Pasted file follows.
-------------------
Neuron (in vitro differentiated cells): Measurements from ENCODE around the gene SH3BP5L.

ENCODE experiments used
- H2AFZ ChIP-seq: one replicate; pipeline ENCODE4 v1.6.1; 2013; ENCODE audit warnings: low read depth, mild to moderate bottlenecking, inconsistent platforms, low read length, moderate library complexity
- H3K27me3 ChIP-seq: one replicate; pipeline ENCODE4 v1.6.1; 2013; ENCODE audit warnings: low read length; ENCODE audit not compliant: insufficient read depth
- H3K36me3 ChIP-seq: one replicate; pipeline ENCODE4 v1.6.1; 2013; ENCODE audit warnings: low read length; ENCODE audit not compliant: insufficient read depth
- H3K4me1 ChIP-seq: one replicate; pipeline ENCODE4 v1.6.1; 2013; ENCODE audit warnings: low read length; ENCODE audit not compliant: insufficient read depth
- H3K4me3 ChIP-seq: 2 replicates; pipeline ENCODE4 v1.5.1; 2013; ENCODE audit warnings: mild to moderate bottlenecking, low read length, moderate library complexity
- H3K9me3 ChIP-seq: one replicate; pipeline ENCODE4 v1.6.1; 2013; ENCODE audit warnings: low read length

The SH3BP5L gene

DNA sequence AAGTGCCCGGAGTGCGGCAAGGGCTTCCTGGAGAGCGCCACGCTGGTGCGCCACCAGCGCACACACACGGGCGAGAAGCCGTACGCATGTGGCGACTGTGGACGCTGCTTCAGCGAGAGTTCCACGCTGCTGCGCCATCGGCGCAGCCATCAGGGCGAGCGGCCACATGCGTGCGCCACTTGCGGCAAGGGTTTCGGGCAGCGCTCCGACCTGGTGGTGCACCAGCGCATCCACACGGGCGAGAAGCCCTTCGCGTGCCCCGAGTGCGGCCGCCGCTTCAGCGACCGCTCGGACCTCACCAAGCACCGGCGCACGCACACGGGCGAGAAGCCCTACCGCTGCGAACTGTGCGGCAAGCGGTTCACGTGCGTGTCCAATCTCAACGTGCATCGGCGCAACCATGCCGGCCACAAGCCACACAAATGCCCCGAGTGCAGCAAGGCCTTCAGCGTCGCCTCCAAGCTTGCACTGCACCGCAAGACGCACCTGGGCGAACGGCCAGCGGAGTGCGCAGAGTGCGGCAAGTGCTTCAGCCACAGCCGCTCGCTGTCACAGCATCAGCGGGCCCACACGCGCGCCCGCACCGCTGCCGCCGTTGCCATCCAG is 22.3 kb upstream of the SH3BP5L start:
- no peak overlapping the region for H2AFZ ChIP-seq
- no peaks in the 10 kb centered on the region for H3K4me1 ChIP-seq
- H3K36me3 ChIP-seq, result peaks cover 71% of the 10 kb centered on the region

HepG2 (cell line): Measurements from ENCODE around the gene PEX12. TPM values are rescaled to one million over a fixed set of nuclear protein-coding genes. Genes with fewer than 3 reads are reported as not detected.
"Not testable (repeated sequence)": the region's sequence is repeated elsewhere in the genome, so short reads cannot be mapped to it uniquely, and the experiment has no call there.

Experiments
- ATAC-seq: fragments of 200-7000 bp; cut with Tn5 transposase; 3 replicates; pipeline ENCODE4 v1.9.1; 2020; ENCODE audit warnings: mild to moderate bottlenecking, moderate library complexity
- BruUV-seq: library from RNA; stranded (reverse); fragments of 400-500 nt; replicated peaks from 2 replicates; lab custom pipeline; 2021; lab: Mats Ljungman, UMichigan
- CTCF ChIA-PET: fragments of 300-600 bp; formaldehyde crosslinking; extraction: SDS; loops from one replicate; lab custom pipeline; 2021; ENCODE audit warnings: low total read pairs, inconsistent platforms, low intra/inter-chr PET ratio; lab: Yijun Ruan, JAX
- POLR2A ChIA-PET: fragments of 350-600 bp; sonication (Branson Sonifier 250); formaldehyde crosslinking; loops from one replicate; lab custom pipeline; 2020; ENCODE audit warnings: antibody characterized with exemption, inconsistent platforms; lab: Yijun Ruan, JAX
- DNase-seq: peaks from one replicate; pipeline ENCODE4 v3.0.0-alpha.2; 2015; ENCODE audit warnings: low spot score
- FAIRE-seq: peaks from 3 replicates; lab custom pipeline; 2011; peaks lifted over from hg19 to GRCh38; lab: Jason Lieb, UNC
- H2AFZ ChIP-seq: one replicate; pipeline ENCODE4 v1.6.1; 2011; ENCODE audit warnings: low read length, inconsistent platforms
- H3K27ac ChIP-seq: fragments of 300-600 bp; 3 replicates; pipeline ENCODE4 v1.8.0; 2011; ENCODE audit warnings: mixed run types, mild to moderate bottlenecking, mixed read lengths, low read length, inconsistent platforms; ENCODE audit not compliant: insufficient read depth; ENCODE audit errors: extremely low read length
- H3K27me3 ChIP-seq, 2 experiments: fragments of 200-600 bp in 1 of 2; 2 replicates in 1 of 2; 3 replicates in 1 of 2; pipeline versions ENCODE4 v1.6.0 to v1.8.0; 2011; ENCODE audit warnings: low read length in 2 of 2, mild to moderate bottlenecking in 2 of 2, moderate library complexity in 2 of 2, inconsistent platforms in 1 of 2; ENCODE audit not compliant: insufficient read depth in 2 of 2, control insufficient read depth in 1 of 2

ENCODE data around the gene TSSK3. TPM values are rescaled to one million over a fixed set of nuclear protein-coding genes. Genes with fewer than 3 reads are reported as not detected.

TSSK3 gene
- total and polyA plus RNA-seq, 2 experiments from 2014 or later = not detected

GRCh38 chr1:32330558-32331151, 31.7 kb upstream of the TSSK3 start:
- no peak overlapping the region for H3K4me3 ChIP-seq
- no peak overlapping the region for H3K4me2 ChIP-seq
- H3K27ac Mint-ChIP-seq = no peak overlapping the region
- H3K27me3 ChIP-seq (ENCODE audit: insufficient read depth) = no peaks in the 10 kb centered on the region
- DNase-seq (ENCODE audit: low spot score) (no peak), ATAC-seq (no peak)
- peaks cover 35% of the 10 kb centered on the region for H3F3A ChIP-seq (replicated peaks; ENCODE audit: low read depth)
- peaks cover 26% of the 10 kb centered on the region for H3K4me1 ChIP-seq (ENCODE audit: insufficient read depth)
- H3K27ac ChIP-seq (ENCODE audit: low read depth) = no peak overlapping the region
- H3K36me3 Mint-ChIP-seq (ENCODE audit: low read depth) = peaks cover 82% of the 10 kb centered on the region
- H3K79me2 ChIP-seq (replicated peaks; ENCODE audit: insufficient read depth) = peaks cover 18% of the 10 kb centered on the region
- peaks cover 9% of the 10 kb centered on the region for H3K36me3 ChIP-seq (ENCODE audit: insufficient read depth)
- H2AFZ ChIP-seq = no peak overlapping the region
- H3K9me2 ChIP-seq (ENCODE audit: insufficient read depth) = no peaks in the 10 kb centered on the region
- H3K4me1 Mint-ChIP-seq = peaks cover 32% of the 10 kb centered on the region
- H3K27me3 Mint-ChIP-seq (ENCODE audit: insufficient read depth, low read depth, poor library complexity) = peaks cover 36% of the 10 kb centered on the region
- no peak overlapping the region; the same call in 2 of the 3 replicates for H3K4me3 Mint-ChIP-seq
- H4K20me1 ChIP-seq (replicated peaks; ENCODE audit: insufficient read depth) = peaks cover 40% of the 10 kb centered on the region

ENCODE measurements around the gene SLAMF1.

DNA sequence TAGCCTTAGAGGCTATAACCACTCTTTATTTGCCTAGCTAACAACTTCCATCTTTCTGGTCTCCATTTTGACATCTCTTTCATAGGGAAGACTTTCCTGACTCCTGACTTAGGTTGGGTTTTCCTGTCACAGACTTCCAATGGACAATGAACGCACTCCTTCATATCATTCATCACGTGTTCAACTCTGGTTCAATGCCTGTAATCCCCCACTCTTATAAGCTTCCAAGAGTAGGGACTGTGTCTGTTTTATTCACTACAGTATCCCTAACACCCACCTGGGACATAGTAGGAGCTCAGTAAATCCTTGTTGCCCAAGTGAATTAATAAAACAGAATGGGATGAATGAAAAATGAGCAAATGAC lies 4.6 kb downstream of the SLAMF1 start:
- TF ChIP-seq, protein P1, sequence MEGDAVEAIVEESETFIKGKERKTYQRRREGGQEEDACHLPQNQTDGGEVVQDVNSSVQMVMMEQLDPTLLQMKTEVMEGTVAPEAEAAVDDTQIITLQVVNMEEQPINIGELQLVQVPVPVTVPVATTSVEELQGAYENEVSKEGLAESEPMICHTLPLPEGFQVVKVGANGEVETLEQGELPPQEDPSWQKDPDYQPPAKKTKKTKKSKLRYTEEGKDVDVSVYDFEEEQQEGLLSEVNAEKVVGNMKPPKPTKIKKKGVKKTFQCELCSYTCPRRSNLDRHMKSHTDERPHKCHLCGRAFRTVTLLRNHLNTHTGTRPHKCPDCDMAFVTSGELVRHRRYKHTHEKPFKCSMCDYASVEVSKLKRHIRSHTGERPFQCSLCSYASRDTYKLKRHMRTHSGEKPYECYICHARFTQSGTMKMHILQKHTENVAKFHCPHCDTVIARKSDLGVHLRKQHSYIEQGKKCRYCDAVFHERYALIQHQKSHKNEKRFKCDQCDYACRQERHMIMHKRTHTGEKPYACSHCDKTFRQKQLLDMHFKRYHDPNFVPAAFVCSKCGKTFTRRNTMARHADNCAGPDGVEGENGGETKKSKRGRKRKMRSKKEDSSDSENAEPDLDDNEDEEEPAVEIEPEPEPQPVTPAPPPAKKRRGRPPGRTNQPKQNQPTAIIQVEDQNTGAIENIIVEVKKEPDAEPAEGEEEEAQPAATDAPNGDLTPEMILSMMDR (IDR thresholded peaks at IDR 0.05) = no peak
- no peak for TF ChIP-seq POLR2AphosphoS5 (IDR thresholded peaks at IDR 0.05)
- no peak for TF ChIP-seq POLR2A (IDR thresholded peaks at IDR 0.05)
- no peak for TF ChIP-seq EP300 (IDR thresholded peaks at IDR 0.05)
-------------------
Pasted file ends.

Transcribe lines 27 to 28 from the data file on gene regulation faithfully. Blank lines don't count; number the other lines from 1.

TSSK3 gene
- total and polyA plus RNA-seq, 2 experiments from 2014 or later = not detected